The Art Of War: An Instructional Manual For The Military
Sun Tzu was a Chinese military strategist, general, and philosopher who wrote an instructional manual for the military called The Art of War. The purpose of this book was to guide and prepare the military to be successful in war. In the Chinese tradition, warfare was very important because it determined whether an empire would rise or fall. In Sun Tzu’s manual, war was managed by five crucial factors: moral law, heaven, earth, the commander, and method/discipline. Moral law was deemed law of the land because the people would follow their rulers no matter if their lives were at stake. Heaven signified the external environment of a conflict regards of its internal nature. Earth signified distance, size, various levels of danger, grounds for battle, and levels that determine life and death. The Commander signified wisdom, authority, courage, and order. Finally, method-discipline signified dividing armies into proper divisions, ranks, performing road maintenance in order to get supplies where they need to go, and control of military funding. Generals would use Sun Tzu’s manual as a model in order to assess military conditions and whether their armies met the requirements.
In the manual, Sun Tzu said, “All warfare is based on deception”, and that was as true then and it is today. In today’s world, drones, espionage, cyber ware, and other such technology are utilized to deceive our enemies into providing information as well as allowing information to be gathered… Warfare was based on deception in other historical time periods such as medieval times, the American Revolution, Cold War, and WWII. Deception brings disorder and disorder brings victory if done the correct way. To do it right, Sun Tzu said we have to fake weakness which in return, the enemy will become arrogant and at ease. At such time, attack the enemy with force. In addition, the leader of the armies determine the people’s fate as provisions are lost, along with their spirit, and armies have to raid homes to replenish and take, in total, four-tenths of revenue. This would drain all of the people’s resources so instead, the army decided, according to the manual, to plunder the provisions of their enemies to replace their drained revenue.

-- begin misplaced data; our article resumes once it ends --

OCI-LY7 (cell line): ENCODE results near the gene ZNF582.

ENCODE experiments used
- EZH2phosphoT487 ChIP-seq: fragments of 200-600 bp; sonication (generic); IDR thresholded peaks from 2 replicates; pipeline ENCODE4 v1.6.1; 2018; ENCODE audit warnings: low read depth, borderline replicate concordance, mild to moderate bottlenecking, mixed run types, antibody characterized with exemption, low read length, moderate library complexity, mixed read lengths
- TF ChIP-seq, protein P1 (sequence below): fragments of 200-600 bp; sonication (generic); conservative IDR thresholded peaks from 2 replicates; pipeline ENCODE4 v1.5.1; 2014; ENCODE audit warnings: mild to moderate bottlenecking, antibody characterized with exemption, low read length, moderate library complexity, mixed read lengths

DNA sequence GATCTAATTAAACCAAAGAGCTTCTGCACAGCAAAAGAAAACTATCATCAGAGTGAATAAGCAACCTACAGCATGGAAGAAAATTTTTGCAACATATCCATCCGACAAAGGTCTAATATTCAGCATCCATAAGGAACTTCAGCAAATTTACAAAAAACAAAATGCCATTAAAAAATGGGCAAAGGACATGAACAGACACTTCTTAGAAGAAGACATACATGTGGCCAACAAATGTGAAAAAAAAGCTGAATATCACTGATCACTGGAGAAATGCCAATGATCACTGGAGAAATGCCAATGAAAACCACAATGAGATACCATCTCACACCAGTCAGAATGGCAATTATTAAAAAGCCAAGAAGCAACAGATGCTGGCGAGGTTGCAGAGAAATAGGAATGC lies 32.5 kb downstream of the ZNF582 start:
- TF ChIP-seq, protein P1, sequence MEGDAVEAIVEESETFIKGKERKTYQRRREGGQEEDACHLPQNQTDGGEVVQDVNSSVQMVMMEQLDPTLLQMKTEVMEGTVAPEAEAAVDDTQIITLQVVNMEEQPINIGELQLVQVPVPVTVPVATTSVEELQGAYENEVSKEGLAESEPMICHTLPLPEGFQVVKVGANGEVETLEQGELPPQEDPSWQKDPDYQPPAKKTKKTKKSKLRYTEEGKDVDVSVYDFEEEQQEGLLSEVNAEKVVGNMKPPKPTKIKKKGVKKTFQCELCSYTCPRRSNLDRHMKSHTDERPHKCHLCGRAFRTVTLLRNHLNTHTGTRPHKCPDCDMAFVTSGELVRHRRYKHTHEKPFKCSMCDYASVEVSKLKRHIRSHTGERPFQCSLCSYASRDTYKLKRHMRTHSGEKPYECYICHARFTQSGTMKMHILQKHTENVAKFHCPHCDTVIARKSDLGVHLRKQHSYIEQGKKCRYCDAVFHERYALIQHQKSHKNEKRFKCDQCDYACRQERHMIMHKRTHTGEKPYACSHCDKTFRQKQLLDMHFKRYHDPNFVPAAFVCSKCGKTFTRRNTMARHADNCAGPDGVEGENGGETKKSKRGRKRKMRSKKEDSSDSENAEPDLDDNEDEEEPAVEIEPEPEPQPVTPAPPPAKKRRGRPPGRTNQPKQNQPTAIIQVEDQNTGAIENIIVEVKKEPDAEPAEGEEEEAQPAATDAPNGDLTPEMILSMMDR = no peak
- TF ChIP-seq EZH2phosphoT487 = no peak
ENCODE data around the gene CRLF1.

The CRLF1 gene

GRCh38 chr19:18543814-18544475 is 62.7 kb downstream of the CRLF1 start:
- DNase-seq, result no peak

Sun Tzu also thought it would be more beneficial to take an enemy’s country, army, or regiment by the whole rather than destroy it. Breaking the army’s resistance and overthrowing kingdoms internally was the way to victory; this was called attacking by stratagem. The general had four different ways to fight and conquer an enemy: undertake an enemy’s plan, prevent enemy forces from joining collectively, attack in the field, and the worst one of them all, siege city walls. Sieging city walls was considered the worst due to long preparations, high casualties, and that the town was still untaken at the end of the siege. Furthermore, Sun Tzu noted the five essentials for victory were to know when to fight and when not to, know how to deal with both larger and lesser forces, have an army animated with spirit, be prepared himself and ready to take on an unprepared opponent, and finally, have military knowledge and not be hindered by the king.